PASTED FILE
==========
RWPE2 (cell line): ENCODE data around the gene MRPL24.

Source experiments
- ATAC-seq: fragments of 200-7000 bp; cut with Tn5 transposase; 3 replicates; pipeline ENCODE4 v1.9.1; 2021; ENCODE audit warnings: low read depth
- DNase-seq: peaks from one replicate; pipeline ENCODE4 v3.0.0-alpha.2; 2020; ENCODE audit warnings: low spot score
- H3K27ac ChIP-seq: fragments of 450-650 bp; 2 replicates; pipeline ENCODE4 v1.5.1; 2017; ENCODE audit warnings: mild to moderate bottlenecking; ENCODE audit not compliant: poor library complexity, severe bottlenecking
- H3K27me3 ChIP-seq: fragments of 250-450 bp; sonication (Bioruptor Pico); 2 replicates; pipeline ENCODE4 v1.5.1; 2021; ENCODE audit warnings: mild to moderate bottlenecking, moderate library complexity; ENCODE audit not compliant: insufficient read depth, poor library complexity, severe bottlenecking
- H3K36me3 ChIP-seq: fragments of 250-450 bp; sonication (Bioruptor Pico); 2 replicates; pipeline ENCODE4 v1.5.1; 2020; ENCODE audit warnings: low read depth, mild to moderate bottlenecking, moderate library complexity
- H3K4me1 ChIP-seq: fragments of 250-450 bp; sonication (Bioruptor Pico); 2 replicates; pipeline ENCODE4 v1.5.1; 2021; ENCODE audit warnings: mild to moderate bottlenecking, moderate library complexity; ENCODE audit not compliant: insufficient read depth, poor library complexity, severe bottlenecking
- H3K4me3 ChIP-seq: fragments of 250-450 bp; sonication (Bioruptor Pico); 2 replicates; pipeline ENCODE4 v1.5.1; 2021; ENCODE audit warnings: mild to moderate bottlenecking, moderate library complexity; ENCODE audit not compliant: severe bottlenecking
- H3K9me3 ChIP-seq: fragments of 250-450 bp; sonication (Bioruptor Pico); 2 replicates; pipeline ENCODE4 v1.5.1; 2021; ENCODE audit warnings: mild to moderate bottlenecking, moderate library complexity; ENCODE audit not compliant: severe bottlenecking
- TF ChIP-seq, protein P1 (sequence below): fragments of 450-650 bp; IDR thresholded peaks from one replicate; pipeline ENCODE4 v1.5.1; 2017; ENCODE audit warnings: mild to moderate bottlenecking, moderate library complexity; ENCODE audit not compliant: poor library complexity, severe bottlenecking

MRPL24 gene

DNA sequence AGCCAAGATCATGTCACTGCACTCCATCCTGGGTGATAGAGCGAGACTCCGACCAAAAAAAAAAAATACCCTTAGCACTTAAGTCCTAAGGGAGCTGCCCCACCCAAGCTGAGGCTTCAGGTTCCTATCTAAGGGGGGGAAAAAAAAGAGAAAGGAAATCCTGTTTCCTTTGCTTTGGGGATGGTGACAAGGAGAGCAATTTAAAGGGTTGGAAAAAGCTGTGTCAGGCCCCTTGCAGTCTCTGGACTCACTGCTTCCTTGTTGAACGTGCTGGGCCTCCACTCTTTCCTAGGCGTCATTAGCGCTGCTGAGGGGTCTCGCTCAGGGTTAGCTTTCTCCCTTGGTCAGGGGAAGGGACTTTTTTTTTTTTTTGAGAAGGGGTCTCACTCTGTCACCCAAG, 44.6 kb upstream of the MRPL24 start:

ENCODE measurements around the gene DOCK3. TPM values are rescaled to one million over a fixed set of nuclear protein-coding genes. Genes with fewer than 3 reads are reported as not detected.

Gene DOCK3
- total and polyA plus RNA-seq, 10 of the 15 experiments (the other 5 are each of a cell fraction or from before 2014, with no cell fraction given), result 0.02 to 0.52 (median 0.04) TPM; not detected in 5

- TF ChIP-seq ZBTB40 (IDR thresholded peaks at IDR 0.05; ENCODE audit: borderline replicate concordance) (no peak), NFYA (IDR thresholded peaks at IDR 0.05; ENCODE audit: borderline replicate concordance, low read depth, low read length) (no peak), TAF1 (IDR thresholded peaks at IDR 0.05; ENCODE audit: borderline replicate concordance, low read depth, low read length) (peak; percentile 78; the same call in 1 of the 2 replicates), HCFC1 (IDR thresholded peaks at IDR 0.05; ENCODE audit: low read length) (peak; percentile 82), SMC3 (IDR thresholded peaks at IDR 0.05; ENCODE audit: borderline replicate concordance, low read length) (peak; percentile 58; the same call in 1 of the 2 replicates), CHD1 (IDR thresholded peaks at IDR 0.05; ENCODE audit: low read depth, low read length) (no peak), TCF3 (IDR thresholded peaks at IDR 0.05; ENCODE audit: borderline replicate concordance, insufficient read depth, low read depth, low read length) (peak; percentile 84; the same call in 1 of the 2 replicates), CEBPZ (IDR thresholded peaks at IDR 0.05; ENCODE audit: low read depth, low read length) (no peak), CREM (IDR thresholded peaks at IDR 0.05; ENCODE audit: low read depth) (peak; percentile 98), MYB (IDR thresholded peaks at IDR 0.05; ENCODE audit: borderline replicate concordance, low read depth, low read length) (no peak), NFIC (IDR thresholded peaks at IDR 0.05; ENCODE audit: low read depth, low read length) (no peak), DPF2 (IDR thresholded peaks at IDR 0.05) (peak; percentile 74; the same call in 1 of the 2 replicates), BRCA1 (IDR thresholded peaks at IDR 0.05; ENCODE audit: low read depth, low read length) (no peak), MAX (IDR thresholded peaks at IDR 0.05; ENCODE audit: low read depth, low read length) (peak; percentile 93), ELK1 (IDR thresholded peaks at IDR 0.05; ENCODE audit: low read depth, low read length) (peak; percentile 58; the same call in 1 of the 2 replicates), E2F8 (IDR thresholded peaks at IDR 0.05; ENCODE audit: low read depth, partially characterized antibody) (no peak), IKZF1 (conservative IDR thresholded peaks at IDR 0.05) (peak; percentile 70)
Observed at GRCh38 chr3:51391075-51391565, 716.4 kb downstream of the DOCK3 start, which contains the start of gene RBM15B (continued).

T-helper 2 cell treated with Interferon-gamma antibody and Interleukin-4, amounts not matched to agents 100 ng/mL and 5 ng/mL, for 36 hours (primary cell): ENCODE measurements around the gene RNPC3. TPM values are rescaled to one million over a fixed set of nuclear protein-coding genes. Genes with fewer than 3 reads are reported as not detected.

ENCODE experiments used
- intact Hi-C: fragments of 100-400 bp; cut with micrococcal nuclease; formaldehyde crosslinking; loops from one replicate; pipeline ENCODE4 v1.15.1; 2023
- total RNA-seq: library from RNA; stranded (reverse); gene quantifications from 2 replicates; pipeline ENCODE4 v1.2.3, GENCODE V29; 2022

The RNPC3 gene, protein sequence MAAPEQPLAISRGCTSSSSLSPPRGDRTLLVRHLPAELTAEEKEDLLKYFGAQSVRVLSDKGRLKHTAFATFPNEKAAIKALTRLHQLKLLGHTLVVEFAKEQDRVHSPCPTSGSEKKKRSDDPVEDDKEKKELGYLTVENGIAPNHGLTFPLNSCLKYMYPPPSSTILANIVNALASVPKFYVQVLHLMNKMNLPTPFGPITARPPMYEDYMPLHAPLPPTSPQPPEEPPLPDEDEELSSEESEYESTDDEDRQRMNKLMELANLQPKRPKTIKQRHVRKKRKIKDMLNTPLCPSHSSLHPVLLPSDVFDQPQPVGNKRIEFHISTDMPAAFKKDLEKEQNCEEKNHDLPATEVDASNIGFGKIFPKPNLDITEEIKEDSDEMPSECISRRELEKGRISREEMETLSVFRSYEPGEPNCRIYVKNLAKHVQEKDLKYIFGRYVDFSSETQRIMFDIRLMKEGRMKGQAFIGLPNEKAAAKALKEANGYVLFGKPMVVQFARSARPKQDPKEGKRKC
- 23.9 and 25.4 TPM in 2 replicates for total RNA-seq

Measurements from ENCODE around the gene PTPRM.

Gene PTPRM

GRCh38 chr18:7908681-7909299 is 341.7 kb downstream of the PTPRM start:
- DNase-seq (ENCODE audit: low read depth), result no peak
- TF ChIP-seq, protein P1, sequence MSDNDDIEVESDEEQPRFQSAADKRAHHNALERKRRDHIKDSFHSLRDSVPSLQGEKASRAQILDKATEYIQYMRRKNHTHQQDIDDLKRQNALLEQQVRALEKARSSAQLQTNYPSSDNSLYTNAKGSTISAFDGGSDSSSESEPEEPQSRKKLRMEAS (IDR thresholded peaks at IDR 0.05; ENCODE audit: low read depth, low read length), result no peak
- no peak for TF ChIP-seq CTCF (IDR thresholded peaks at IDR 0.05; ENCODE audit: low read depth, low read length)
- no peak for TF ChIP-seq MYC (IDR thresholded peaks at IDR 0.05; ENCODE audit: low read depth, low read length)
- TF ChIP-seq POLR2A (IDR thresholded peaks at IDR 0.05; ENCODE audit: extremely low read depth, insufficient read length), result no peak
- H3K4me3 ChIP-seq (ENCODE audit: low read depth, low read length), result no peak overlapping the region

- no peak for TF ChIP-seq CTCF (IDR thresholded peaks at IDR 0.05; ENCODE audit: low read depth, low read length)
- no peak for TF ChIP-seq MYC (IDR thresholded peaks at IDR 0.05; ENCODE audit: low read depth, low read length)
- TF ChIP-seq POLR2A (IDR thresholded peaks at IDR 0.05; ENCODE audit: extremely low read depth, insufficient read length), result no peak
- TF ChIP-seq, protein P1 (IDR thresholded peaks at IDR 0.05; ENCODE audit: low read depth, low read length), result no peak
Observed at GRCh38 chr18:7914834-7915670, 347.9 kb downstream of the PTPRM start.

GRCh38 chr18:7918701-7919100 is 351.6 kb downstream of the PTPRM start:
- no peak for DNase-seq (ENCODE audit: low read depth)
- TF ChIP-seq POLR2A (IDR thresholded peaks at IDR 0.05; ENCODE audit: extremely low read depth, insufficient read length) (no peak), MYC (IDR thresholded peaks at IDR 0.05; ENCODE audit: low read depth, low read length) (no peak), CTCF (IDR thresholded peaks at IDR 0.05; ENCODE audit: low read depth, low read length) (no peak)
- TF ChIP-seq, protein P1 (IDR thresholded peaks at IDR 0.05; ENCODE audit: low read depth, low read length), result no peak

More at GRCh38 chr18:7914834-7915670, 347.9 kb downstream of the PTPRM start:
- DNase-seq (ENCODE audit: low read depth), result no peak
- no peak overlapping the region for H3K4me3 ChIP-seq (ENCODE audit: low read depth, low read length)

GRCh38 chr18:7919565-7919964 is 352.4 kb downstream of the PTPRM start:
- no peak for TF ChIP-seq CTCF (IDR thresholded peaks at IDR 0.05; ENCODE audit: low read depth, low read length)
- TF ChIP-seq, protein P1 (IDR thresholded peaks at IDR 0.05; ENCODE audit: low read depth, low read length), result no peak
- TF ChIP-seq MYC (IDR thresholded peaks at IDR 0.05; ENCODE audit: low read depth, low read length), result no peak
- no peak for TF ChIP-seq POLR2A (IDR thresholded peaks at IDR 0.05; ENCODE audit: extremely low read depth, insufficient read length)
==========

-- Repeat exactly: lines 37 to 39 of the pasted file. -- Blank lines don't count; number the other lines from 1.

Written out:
- TF ChIP-seq, protein P1 (IDR thresholded peaks at IDR 0.05; ENCODE audit: low read depth, low read length), result no peak
Observed at GRCh38 chr18:7914834-7915670, 347.9 kb downstream of the PTPRM start.

GRCh38 chr18:7918701-7919100 is 351.6 kb downstream of the PTPRM start: